The Kola Superdeep Borehole is the result of a scientific drilling project of the Soviet Union in the Pechengsky District, on the Kola Peninsula. The project attempted to drill as deep as possible into the Earth’s crust. Drilling began on May 24th, 1970.
Boreholes were drilled by branching from a central hole. The deepest, SG-3, reached 12,262 metres (40,230 ft; 7,619 mi) in 1989 and is the deepest artificial point on Earth.
The project ended in 1995 due to the dissolution of the Soviet Union and the site has since been abandoned. The ruins of the site, however, are frequently visited by curious sightseers.
The main target depth was set at 15,000 m (49,000 ft). On June 6th 1979, the world depth record held by the Bertha Roger’s hole in Washita County, Oklahoma, United States, at 9,583 m (31,440 ft) was broken.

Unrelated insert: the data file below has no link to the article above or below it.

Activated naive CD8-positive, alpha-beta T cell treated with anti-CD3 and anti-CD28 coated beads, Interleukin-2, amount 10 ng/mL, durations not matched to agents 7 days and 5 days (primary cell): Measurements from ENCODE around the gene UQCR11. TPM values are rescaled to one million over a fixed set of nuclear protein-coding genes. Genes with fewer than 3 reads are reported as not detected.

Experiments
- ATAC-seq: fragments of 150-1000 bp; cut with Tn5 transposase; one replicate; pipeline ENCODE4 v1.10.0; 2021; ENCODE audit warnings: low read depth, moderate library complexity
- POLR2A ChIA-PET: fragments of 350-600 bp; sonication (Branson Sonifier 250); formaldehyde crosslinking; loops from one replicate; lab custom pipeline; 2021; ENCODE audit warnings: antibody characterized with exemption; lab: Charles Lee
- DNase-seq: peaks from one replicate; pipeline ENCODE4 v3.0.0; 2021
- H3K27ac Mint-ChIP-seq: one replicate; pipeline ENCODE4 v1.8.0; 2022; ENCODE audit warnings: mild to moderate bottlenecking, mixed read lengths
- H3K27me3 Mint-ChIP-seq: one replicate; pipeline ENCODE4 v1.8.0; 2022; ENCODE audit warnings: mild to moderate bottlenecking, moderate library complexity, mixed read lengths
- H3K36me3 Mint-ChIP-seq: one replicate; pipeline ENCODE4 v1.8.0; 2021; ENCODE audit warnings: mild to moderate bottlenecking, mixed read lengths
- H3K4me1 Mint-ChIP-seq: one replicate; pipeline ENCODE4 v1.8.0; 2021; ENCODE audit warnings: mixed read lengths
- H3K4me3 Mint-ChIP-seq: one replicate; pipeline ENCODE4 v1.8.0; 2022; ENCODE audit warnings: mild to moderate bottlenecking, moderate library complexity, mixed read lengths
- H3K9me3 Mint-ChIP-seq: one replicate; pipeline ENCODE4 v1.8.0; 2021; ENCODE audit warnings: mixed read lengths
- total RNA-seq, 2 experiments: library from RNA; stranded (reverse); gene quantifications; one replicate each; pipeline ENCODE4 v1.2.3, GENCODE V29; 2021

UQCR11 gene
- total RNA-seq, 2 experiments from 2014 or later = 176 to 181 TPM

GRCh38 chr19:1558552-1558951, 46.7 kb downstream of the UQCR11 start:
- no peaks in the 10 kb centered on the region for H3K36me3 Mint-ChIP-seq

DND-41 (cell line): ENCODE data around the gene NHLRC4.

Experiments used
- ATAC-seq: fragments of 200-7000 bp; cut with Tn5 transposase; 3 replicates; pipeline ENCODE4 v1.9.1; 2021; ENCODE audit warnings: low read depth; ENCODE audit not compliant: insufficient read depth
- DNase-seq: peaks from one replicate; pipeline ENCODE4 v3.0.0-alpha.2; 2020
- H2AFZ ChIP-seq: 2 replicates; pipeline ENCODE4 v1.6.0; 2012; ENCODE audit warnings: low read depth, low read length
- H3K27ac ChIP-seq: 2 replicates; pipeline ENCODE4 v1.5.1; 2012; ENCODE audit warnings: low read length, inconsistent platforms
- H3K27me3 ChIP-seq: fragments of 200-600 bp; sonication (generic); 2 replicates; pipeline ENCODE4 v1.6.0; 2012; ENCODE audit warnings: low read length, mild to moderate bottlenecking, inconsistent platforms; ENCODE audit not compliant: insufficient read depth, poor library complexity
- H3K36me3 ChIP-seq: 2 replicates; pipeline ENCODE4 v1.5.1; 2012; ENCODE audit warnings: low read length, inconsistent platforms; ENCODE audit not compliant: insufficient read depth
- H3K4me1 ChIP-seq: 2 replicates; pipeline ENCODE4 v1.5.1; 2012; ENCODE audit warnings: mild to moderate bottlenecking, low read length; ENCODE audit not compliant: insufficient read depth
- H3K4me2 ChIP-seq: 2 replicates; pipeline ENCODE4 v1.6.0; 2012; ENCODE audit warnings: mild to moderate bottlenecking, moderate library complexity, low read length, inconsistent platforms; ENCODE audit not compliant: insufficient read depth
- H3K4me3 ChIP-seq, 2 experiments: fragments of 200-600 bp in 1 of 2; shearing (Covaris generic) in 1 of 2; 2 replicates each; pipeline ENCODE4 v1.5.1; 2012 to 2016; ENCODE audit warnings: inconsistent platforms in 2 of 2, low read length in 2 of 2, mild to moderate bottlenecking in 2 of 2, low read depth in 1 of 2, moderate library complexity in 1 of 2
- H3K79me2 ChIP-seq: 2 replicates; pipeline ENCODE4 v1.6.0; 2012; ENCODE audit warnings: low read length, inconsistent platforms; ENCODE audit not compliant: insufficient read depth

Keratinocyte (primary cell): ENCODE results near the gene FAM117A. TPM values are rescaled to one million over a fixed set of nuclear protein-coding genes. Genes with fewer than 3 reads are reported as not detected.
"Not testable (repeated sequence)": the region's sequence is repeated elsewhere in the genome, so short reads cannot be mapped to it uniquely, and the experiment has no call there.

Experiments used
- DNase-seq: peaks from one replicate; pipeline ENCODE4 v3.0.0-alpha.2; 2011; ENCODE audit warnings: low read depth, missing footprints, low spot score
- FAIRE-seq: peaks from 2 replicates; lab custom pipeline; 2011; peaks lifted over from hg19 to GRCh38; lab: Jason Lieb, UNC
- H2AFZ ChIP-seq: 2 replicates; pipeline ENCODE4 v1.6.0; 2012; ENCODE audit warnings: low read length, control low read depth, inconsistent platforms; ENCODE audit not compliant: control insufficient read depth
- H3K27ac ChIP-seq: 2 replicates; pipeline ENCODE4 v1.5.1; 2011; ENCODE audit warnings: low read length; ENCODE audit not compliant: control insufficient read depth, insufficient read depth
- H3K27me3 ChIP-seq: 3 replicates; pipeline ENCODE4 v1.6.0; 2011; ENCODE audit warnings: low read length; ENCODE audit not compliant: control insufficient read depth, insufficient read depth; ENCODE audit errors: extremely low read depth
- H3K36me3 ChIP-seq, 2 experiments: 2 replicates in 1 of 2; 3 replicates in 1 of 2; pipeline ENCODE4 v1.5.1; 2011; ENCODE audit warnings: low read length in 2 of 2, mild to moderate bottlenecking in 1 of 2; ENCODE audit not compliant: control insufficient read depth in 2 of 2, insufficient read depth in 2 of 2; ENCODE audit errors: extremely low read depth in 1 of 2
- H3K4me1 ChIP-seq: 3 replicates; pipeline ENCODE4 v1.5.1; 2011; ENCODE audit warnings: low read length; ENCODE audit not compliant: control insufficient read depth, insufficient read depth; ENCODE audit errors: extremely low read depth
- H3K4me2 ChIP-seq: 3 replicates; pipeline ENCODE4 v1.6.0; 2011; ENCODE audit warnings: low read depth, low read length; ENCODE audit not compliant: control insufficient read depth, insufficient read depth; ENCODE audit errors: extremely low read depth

In 1983, the drill passed 12,000 m (39,000 ft), and drilling was stopped for about a year for numerous scientific and celebratory visits to the site.
The hole reached 12,262 m (40,230 ft) in 1989. In that year, the hole depth was expected to reach 13,500 m (44,300 ft) by the end of 1990 and 15,000 m (49,000 ft) by 1993. Because of higher-than-expected temperatures at this depth and location, 180 °C (356 °F), instead of the expected 100 °C (212 °F), drilling deeper was deemed unfeasible and the drilling was stopped in 1992.
The Kola borehole penetrated about a third of the way through the Baltic Shield continental crust, estimated to be around 35 kilometres (22 miles) deep, reaching Archaean rocks at the bottom. The project has been a site of extensive geophysical studies.
Microscopic plankton fossils were found 6 kilometers (4 mi) below the surface.
Another unexpected discovery was a large quantity of hydrogen gas. The mud that flowed out of the hole was described as “boiling” with hydrogen.